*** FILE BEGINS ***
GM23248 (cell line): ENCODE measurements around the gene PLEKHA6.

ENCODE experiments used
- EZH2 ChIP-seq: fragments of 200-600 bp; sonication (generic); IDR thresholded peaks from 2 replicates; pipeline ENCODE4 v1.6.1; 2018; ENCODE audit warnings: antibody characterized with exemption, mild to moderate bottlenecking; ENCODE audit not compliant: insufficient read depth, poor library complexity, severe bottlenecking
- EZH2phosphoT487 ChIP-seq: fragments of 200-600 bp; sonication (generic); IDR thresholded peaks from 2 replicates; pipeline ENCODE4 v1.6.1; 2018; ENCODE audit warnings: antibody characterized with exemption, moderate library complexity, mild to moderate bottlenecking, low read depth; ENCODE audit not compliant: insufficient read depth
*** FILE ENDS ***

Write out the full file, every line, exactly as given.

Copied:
GM23248 (cell line): ENCODE measurements around the gene PLEKHA6.

ENCODE experiments used
- EZH2 ChIP-seq: fragments of 200-600 bp; sonication (generic); IDR thresholded peaks from 2 replicates; pipeline ENCODE4 v1.6.1; 2018; ENCODE audit warnings: antibody characterized with exemption, mild to moderate bottlenecking; ENCODE audit not compliant: insufficient read depth, poor library complexity, severe bottlenecking
- EZH2phosphoT487 ChIP-seq: fragments of 200-600 bp; sonication (generic); IDR thresholded peaks from 2 replicates; pipeline ENCODE4 v1.6.1; 2018; ENCODE audit warnings: antibody characterized with exemption, moderate library complexity, mild to moderate bottlenecking, low read depth; ENCODE audit not compliant: insufficient read depth